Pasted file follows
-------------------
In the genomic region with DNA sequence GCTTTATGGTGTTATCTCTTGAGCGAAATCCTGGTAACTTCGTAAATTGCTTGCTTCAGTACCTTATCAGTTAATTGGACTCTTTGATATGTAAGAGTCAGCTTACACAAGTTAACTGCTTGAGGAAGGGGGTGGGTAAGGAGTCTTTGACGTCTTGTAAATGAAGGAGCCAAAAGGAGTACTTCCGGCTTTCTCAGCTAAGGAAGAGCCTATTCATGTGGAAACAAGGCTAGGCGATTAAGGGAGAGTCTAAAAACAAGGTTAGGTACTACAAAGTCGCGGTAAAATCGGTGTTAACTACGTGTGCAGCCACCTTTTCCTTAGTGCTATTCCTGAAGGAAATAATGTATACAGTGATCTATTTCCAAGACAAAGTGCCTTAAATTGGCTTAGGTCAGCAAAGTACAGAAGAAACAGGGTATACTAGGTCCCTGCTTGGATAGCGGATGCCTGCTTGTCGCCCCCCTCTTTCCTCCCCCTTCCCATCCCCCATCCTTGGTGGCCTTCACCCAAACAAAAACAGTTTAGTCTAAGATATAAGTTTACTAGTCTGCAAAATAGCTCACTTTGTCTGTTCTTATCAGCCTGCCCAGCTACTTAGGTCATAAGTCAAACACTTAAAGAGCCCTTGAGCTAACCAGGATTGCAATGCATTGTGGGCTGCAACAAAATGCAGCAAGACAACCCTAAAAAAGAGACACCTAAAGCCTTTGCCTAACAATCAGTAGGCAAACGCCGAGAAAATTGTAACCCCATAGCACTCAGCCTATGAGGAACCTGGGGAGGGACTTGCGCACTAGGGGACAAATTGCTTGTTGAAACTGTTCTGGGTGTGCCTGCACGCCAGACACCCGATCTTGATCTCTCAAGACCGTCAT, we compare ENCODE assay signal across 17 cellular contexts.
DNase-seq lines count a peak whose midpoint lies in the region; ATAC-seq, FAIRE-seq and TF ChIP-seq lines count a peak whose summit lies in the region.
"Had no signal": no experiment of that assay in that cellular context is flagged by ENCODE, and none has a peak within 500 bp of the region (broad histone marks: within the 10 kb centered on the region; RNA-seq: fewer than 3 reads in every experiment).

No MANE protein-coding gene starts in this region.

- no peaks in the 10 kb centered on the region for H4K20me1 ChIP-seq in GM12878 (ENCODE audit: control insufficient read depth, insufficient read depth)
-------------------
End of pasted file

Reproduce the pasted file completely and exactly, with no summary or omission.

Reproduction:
In the genomic region with DNA sequence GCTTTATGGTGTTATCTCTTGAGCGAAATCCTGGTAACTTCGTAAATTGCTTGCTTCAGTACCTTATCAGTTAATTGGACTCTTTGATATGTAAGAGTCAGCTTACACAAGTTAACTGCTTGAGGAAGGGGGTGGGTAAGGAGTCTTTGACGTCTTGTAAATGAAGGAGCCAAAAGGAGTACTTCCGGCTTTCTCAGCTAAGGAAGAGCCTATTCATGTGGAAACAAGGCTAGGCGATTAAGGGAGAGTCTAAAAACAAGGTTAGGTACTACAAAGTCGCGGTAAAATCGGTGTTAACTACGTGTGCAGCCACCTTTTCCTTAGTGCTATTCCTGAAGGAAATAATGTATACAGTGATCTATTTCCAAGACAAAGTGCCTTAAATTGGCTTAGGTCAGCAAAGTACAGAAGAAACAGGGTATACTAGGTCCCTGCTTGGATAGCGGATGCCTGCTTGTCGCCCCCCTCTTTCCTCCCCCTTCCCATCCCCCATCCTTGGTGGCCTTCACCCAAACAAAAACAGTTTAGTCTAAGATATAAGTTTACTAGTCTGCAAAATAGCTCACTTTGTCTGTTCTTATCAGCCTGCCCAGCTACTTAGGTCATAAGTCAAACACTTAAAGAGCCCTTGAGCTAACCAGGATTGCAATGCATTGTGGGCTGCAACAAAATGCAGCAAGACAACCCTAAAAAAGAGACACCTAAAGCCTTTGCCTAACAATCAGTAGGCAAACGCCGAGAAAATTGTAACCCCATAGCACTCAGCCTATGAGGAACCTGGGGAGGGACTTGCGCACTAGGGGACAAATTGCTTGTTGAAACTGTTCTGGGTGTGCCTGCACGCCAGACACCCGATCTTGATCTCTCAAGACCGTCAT, we compare ENCODE assay signal across 17 cellular contexts.
DNase-seq lines count a peak whose midpoint lies in the region; ATAC-seq, FAIRE-seq and TF ChIP-seq lines count a peak whose summit lies in the region.
"Had no signal": no experiment of that assay in that cellular context is flagged by ENCODE, and none has a peak within 500 bp of the region (broad histone marks: within the 10 kb centered on the region; RNA-seq: fewer than 3 reads in every experiment).

No MANE protein-coding gene starts in this region.

- no peaks in the 10 kb centered on the region for H4K20me1 ChIP-seq in GM12878 (ENCODE audit: control insufficient read depth, insufficient read depth)